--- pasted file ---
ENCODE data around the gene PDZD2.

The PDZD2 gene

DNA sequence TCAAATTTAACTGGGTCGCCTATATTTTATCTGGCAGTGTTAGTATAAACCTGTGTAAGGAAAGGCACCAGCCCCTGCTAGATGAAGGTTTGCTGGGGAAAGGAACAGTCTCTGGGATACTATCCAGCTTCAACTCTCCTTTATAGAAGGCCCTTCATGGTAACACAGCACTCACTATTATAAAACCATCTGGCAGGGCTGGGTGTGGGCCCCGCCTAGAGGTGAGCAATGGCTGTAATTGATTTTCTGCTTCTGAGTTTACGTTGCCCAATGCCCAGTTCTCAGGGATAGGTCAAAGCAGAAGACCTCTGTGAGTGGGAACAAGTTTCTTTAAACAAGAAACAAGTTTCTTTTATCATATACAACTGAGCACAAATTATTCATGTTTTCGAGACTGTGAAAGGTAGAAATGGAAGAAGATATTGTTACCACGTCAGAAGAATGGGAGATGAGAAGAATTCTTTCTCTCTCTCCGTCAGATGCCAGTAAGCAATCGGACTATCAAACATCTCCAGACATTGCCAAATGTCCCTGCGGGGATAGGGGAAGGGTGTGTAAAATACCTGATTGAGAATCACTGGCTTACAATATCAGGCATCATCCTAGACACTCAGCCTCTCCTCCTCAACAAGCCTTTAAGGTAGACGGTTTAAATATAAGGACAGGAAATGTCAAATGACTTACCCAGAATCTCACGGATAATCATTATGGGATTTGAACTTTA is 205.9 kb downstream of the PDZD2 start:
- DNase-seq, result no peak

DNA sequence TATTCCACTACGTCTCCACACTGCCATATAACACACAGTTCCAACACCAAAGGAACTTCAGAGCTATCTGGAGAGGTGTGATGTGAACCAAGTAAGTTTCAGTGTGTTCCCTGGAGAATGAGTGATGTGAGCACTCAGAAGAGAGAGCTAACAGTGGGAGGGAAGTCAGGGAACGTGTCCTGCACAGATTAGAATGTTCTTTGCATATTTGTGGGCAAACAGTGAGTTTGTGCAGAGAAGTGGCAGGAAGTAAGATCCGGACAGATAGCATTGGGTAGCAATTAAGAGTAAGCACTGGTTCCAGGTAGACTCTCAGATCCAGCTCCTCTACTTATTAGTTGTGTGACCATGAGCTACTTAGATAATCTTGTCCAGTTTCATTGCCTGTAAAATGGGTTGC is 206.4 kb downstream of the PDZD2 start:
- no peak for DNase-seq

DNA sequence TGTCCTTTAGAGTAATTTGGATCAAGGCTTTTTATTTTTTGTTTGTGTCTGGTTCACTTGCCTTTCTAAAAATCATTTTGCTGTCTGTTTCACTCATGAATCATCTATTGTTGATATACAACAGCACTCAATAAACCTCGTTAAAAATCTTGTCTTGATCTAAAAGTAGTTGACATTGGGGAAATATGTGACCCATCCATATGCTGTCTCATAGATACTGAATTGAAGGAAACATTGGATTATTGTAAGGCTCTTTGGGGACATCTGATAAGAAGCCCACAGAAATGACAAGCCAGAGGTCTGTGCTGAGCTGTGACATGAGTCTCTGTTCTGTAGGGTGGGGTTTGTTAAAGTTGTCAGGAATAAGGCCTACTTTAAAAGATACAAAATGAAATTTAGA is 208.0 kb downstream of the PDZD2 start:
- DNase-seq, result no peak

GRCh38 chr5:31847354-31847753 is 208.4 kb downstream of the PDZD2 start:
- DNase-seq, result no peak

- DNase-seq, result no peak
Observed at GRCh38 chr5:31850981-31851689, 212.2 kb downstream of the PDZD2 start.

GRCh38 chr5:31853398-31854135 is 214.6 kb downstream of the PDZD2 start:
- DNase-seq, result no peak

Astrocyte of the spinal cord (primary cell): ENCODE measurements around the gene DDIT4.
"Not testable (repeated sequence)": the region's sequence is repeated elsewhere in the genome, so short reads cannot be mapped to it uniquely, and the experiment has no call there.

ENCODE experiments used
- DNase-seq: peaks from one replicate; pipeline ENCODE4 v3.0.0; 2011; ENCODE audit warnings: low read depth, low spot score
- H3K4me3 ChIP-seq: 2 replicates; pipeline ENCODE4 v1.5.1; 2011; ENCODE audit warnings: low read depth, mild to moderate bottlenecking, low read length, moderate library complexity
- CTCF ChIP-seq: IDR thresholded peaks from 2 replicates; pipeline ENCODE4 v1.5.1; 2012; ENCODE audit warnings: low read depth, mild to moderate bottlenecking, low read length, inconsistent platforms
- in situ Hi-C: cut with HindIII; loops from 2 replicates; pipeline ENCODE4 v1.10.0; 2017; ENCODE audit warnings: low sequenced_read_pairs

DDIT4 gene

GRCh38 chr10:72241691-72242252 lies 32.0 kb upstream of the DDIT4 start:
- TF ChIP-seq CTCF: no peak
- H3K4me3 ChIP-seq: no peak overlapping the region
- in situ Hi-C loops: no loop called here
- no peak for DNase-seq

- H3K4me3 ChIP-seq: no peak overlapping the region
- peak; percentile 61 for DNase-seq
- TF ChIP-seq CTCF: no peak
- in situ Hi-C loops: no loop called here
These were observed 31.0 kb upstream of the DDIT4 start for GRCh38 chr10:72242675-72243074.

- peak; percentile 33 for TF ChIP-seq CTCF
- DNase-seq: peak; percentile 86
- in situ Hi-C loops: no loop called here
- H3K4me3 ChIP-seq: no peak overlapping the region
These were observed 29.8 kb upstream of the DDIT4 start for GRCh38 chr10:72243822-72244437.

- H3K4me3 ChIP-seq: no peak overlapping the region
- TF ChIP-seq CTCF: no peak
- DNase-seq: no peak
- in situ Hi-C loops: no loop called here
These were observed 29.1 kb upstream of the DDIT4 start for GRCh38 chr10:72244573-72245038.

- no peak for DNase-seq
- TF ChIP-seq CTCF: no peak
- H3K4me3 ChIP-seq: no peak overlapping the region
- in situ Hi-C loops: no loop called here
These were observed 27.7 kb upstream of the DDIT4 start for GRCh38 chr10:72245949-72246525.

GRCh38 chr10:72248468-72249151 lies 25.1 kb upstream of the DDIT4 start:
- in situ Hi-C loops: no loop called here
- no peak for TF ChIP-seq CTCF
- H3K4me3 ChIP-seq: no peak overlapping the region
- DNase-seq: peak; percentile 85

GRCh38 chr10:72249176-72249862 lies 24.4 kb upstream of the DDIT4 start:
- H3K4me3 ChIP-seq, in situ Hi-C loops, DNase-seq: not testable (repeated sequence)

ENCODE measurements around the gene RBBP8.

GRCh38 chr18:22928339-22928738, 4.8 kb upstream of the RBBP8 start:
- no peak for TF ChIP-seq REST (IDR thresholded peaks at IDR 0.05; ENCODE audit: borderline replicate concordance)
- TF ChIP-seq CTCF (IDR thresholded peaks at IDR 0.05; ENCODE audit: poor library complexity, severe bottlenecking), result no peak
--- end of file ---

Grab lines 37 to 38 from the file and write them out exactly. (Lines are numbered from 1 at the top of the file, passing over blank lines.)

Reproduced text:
These were observed 29.8 kb upstream of the DDIT4 start for GRCh38 chr10:72243822-72244437.

- H3K4me3 ChIP-seq: no peak overlapping the region